This is a Call

For the last week I’ve been trying to work out what’s wrong, why I’m not happy or satisfied, and what it is that’s missing. It came down to this: I like my job, and I like the school I work in, but I don’t like it enough. That goes for the last 6 years too, in Ecuador and Malawi – but this is your abbreviated version of the story.

Gandhi said something like “be the change you want to see in the world” (I saw it carved on the bar in Mabuya), and a guy I saw at an MUN conference in Nairobi a couple of years ago made me really think about what I could contribute to the world. He was awesome.

Long story short, I want to build a school. I want it be a ‘publicly’-funded school for brilliant kids from unprivileged backgrounds; and kids who’ll stay, once educated, and not just leave their country for wealthier pastures. As such, it fits no model I have yet encountered (kinda UWC, but not). And as I’m likely to move to Ecuador in a year or so (it’s where my fiance is from, and thus where I’m likely to settle), that’s where I’m likely to try this first.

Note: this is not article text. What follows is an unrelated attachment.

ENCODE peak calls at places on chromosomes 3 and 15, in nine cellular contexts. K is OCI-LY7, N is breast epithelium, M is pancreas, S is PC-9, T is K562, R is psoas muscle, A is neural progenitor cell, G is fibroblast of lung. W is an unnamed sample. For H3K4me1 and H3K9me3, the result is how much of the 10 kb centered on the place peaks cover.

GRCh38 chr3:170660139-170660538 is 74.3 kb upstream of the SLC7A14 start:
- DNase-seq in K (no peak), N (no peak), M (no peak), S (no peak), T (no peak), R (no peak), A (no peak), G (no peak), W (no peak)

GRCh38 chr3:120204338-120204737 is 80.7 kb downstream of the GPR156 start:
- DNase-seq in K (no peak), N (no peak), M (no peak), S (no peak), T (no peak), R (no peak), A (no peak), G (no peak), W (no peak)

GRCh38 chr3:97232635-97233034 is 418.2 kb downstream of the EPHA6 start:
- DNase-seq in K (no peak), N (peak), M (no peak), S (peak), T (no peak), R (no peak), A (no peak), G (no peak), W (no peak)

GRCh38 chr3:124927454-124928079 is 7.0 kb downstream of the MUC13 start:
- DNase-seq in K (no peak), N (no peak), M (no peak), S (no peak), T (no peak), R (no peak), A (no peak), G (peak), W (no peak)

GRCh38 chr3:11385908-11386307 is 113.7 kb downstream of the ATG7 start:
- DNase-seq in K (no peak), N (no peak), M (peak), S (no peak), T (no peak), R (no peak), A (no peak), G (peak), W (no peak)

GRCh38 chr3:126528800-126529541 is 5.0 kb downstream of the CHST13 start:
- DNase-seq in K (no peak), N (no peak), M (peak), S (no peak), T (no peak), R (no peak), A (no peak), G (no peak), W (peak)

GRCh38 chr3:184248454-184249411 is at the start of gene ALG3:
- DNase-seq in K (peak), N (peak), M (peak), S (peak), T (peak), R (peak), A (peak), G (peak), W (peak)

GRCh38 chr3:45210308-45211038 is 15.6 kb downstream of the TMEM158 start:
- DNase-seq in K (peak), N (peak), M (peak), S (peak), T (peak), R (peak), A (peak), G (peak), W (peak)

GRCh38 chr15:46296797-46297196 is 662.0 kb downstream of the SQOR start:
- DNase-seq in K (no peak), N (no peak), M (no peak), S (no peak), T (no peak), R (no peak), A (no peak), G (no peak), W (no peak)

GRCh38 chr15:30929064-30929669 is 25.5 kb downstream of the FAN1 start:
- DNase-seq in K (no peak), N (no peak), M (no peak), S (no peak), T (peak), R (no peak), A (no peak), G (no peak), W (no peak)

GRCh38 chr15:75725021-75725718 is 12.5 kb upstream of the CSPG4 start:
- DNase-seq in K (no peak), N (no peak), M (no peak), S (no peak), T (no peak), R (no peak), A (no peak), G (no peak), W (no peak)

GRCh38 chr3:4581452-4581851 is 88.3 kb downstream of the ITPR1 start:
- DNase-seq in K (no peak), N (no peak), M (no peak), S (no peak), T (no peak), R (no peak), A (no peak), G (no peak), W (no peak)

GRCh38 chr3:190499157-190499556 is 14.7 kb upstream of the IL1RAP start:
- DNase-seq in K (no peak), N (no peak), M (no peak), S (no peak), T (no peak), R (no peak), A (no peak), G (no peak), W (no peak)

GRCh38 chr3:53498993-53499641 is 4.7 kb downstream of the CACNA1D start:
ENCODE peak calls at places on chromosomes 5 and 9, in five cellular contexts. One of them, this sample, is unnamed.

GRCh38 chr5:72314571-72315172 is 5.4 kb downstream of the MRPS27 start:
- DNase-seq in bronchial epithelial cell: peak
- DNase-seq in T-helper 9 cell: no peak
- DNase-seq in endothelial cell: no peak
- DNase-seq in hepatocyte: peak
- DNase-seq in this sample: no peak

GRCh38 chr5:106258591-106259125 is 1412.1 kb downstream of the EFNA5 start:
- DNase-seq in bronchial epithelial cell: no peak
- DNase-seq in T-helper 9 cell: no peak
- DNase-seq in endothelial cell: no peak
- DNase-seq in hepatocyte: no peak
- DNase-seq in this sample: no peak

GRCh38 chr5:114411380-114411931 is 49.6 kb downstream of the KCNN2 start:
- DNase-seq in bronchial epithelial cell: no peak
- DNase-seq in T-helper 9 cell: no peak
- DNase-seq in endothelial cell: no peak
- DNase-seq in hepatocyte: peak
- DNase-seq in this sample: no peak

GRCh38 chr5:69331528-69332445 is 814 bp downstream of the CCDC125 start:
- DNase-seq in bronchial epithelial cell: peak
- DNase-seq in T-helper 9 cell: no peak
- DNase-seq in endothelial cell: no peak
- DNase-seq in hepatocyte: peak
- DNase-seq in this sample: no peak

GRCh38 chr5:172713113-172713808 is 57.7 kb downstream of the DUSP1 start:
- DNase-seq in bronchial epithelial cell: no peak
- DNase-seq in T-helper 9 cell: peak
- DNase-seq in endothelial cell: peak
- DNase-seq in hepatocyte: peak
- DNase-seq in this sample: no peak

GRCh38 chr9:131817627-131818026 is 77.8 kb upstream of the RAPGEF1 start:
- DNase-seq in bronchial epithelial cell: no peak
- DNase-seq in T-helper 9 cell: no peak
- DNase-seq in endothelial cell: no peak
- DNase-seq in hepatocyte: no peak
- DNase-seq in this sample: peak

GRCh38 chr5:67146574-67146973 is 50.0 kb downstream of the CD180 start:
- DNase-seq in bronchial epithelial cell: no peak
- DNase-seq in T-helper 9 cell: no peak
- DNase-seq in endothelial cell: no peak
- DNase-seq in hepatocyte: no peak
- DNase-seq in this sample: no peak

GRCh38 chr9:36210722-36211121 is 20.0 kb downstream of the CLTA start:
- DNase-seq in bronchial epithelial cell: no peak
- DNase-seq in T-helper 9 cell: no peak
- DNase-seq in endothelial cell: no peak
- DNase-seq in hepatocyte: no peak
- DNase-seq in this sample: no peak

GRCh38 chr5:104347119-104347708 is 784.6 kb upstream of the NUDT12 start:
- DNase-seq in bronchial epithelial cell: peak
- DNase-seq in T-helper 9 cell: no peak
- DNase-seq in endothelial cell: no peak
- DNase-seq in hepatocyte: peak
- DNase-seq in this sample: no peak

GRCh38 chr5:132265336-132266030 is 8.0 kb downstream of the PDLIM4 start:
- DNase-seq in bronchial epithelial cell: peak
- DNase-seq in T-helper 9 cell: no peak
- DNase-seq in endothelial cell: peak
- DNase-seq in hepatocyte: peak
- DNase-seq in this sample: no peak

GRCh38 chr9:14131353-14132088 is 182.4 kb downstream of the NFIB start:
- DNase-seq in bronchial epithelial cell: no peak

Anyone want in?

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One Response to This is a Call

  1. Anne Ridley says:

    I know exactly how you feel, I think.

    I dream, increasingly, of opening a specialist school for BESD pupils whose needs cannot be managed in maintained, mainstream settings or (worse, the poor loves) academies, who just bounce them out to PRUs who, in turn, send them home to their knackered, beleaguered, on-the-verge-of-a-nervous-breakdown mums. I would particuarly concentrate on girls for whom there is practically no BESD provision (certainly round our way, at least) because girls tend to sit at the back and gradually disengage, rather than throwing fire extingishers around and thumping classmates, thereby drawing attention to their need for support..

    It would be fabulous. I’d poach the various disaffected, stifled teachers I know who desperately want to, but are unable to, work with these kids in mainstream settings because the behaviour policy in most schools is along the lines of, ‘if they don’t fit in, they’re out’ irrespective of Statements of SEN, Social Care involvement, trauma, abuse, medical diagnoses such as ADHD… I could go on. And I would give those kids the access to full time education they deserve.

    I just need about half a million pounds to get it started….

    (I’ve spent my Sunday afternoon writing Statements and placement proposal forms for permanently excluded pupils, so I’m feeling a bit militant).

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